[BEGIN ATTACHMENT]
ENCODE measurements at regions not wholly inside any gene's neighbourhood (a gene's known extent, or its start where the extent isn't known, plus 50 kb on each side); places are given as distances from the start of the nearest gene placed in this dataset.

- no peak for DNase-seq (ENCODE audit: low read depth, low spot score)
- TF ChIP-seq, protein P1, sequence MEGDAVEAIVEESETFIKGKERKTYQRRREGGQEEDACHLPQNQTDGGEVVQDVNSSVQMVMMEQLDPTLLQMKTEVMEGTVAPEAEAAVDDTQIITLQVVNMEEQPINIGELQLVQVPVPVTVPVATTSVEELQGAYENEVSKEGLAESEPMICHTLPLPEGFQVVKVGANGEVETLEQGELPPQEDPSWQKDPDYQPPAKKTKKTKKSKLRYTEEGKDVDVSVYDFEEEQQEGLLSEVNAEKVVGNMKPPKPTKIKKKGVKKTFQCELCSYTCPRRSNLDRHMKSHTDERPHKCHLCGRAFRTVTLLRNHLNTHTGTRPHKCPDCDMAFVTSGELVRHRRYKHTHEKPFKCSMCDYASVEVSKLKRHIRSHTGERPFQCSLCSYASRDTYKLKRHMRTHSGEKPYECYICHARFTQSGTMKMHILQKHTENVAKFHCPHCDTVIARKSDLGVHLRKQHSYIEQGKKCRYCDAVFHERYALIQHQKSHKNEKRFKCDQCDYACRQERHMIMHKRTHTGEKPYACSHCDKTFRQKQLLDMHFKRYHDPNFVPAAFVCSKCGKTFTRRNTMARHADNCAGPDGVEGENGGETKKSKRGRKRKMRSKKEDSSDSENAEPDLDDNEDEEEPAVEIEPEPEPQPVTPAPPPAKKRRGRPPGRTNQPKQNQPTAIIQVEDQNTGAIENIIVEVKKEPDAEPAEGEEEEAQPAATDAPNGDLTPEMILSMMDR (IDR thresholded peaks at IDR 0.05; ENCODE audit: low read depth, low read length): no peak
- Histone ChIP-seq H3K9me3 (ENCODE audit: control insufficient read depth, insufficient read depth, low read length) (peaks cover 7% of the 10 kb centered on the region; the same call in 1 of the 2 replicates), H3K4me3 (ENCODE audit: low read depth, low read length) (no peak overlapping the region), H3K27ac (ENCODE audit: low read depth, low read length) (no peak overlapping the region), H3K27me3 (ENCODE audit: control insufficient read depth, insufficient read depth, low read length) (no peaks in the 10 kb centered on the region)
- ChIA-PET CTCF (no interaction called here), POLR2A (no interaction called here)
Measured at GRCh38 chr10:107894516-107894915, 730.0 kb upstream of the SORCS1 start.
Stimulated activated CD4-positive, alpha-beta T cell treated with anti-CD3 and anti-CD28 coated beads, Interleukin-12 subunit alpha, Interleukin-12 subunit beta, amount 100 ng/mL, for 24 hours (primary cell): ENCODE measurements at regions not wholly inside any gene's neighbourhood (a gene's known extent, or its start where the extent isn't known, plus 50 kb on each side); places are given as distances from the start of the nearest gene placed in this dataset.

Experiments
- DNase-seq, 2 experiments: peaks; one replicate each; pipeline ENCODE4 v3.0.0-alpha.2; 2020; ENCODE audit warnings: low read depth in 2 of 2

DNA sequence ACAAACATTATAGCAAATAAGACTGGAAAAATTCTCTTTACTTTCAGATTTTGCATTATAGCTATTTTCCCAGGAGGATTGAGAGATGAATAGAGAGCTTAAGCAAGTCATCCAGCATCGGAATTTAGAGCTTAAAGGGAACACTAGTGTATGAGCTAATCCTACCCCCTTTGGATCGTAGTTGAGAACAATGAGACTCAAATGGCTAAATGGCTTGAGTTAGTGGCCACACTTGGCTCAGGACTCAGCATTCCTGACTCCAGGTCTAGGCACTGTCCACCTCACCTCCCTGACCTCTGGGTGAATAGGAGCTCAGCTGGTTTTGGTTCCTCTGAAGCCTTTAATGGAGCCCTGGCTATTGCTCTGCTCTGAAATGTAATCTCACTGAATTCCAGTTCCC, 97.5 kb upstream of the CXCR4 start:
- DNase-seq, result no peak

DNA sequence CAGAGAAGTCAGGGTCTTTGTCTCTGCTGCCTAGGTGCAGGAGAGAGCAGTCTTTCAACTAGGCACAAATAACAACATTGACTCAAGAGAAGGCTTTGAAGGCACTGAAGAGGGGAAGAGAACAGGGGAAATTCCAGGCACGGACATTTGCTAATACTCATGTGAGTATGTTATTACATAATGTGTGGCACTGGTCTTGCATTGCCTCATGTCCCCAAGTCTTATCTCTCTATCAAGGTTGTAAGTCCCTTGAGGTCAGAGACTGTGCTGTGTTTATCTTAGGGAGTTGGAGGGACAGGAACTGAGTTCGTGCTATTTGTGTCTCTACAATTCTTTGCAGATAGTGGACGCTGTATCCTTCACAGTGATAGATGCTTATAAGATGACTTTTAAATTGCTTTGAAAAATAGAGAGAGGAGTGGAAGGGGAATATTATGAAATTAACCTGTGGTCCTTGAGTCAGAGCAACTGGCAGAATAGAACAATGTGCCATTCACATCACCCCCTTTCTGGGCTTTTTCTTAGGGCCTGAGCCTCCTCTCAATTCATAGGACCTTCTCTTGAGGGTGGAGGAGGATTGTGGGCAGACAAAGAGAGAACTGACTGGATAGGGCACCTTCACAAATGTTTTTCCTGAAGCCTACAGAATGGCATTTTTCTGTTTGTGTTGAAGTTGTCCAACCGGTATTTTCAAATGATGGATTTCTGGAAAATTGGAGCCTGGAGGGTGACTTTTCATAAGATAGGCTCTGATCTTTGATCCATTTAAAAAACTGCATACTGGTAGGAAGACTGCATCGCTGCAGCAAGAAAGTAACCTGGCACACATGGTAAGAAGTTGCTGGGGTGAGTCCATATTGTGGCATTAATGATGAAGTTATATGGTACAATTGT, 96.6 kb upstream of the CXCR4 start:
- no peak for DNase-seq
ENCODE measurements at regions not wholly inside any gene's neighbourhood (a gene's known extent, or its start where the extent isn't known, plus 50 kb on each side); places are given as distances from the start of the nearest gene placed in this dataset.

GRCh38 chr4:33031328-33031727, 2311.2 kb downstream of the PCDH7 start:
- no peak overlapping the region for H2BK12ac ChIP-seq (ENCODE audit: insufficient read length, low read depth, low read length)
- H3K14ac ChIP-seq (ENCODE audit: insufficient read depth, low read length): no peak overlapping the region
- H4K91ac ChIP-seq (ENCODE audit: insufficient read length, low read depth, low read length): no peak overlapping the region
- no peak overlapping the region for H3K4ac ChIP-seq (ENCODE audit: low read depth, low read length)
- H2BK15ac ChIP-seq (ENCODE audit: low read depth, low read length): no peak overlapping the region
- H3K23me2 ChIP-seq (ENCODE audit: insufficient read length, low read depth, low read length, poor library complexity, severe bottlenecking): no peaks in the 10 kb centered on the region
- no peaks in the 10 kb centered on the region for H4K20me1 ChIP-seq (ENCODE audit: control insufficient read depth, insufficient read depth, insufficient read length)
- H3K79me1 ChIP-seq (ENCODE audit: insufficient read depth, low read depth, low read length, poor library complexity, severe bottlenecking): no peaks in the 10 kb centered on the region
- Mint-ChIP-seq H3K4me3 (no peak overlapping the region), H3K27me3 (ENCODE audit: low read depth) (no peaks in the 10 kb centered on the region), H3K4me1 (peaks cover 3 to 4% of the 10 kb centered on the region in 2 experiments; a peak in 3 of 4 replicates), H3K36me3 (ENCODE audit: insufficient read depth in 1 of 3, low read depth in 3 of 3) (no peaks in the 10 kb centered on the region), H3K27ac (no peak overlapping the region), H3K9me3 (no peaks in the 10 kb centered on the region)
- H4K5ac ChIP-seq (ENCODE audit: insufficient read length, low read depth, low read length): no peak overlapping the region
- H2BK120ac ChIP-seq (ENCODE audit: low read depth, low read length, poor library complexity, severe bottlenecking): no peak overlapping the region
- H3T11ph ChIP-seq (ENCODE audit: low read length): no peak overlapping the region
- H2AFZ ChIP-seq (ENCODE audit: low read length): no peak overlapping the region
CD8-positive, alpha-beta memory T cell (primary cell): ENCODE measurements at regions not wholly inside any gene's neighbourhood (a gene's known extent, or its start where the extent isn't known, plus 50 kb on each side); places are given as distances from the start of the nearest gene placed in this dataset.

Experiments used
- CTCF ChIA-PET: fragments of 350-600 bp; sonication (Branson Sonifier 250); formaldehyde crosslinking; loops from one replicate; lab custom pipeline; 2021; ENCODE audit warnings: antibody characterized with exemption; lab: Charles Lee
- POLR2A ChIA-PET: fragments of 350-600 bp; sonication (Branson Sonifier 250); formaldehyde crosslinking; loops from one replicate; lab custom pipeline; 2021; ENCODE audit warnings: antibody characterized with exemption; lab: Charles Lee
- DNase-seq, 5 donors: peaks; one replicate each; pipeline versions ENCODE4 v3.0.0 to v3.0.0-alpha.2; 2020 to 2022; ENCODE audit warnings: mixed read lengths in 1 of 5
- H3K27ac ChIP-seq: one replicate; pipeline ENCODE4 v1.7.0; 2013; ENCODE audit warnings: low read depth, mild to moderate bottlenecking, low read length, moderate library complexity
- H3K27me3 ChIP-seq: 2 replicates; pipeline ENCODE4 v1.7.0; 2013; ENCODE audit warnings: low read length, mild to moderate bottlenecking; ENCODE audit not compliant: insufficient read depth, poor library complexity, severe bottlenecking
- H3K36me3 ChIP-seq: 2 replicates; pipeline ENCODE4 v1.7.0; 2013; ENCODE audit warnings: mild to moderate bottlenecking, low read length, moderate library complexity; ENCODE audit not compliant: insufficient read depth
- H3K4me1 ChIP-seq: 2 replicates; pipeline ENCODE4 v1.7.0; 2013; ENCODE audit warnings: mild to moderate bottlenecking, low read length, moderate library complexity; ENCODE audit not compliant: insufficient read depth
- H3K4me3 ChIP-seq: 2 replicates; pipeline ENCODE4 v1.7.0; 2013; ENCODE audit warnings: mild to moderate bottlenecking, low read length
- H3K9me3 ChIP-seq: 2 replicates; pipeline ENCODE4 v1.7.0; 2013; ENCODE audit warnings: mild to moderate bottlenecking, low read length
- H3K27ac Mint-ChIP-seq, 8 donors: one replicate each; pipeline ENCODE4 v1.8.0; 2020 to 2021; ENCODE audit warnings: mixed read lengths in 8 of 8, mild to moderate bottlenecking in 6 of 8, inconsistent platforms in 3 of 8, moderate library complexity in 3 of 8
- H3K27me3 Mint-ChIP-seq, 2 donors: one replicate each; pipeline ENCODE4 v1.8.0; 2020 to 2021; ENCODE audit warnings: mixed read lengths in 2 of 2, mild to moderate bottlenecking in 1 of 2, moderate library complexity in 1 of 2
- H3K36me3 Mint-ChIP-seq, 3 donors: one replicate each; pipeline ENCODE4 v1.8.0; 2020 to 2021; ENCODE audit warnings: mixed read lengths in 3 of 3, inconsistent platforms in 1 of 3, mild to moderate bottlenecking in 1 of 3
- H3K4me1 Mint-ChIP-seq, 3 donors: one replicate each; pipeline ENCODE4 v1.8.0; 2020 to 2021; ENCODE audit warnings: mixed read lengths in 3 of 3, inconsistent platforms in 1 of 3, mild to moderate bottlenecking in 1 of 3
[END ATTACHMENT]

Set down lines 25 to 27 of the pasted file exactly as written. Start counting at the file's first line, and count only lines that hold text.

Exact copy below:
- H4K5ac ChIP-seq (ENCODE audit: insufficient read length, low read depth, low read length): no peak overlapping the region
- H2BK120ac ChIP-seq (ENCODE audit: low read depth, low read length, poor library complexity, severe bottlenecking): no peak overlapping the region
- H3T11ph ChIP-seq (ENCODE audit: low read length): no peak overlapping the region